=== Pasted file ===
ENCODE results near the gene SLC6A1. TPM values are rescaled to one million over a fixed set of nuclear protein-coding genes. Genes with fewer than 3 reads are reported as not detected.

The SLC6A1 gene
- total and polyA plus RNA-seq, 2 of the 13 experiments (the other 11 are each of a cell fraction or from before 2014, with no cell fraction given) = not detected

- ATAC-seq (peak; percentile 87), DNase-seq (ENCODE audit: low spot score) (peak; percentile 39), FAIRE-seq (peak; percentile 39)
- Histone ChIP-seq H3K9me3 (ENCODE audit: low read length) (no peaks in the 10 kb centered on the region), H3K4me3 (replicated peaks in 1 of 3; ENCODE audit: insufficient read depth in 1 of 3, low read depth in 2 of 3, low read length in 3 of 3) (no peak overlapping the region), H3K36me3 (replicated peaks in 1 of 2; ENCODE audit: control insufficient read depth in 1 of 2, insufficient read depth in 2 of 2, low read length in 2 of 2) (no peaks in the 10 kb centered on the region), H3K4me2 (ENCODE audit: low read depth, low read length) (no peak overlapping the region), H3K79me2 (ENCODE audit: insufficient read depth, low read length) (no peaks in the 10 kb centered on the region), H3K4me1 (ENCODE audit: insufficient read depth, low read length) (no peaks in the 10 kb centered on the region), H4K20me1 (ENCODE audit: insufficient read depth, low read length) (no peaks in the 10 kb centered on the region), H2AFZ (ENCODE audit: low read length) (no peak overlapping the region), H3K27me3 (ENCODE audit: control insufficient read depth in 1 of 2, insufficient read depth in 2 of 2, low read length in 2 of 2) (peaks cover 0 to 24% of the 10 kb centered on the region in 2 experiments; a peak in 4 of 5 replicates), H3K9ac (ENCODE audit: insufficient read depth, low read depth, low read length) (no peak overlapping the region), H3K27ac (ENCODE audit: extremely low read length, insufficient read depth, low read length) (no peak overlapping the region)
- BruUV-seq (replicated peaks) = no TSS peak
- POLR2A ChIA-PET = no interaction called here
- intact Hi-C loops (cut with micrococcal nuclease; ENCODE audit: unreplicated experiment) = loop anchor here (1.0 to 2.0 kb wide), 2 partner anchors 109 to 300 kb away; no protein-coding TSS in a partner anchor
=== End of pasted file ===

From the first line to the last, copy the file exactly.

ENCODE results near the gene SLC6A1. TPM values are rescaled to one million over a fixed set of nuclear protein-coding genes. Genes with fewer than 3 reads are reported as not detected.

The SLC6A1 gene
- total and polyA plus RNA-seq, 2 of the 13 experiments (the other 11 are each of a cell fraction or from before 2014, with no cell fraction given) = not detected

- ATAC-seq (peak; percentile 87), DNase-seq (ENCODE audit: low spot score) (peak; percentile 39), FAIRE-seq (peak; percentile 39)
- Histone ChIP-seq H3K9me3 (ENCODE audit: low read length) (no peaks in the 10 kb centered on the region), H3K4me3 (replicated peaks in 1 of 3; ENCODE audit: insufficient read depth in 1 of 3, low read depth in 2 of 3, low read length in 3 of 3) (no peak overlapping the region), H3K36me3 (replicated peaks in 1 of 2; ENCODE audit: control insufficient read depth in 1 of 2, insufficient read depth in 2 of 2, low read length in 2 of 2) (no peaks in the 10 kb centered on the region), H3K4me2 (ENCODE audit: low read depth, low read length) (no peak overlapping the region), H3K79me2 (ENCODE audit: insufficient read depth, low read length) (no peaks in the 10 kb centered on the region), H3K4me1 (ENCODE audit: insufficient read depth, low read length) (no peaks in the 10 kb centered on the region), H4K20me1 (ENCODE audit: insufficient read depth, low read length) (no peaks in the 10 kb centered on the region), H2AFZ (ENCODE audit: low read length) (no peak overlapping the region), H3K27me3 (ENCODE audit: control insufficient read depth in 1 of 2, insufficient read depth in 2 of 2, low read length in 2 of 2) (peaks cover 0 to 24% of the 10 kb centered on the region in 2 experiments; a peak in 4 of 5 replicates), H3K9ac (ENCODE audit: insufficient read depth, low read depth, low read length) (no peak overlapping the region), H3K27ac (ENCODE audit: extremely low read length, insufficient read depth, low read length) (no peak overlapping the region)
- BruUV-seq (replicated peaks) = no TSS peak
- POLR2A ChIA-PET = no interaction called here
- intact Hi-C loops (cut with micrococcal nuclease; ENCODE audit: unreplicated experiment) = loop anchor here (1.0 to 2.0 kb wide), 2 partner anchors 109 to 300 kb away; no protein-coding TSS in a partner anchor